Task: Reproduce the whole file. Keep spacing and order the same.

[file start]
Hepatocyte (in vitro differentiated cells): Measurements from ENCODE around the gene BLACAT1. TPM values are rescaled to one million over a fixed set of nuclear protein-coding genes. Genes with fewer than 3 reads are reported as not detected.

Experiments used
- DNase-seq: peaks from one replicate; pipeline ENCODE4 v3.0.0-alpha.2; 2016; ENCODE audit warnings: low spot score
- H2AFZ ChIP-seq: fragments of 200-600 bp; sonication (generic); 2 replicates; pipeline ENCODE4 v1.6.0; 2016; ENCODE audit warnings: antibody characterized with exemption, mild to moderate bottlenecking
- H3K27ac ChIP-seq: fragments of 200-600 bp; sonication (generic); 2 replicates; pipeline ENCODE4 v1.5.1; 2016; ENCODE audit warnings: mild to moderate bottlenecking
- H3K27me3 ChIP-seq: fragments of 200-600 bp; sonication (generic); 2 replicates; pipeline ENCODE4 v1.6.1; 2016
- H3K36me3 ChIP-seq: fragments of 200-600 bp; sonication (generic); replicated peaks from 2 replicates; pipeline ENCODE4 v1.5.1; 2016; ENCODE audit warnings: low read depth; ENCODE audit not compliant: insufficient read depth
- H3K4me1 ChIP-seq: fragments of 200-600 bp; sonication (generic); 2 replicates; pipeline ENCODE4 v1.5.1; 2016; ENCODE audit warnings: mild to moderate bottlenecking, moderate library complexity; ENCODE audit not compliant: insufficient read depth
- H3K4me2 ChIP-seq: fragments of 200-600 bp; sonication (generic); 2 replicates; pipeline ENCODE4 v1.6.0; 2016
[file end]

Hepatocyte (in vitro differentiated cells): Measurements from ENCODE around the gene BLACAT1. TPM values are rescaled to one million over a fixed set of nuclear protein-coding genes. Genes with fewer than 3 reads are reported as not detected.

Experiments used
- DNase-seq: peaks from one replicate; pipeline ENCODE4 v3.0.0-alpha.2; 2016; ENCODE audit warnings: low spot score
- H2AFZ ChIP-seq: fragments of 200-600 bp; sonication (generic); 2 replicates; pipeline ENCODE4 v1.6.0; 2016; ENCODE audit warnings: antibody characterized with exemption, mild to moderate bottlenecking
- H3K27ac ChIP-seq: fragments of 200-600 bp; sonication (generic); 2 replicates; pipeline ENCODE4 v1.5.1; 2016; ENCODE audit warnings: mild to moderate bottlenecking
- H3K27me3 ChIP-seq: fragments of 200-600 bp; sonication (generic); 2 replicates; pipeline ENCODE4 v1.6.1; 2016
- H3K36me3 ChIP-seq: fragments of 200-600 bp; sonication (generic); replicated peaks from 2 replicates; pipeline ENCODE4 v1.5.1; 2016; ENCODE audit warnings: low read depth; ENCODE audit not compliant: insufficient read depth
- H3K4me1 ChIP-seq: fragments of 200-600 bp; sonication (generic); 2 replicates; pipeline ENCODE4 v1.5.1; 2016; ENCODE audit warnings: mild to moderate bottlenecking, moderate library complexity; ENCODE audit not compliant: insufficient read depth
- H3K4me2 ChIP-seq: fragments of 200-600 bp; sonication (generic); 2 replicates; pipeline ENCODE4 v1.6.0; 2016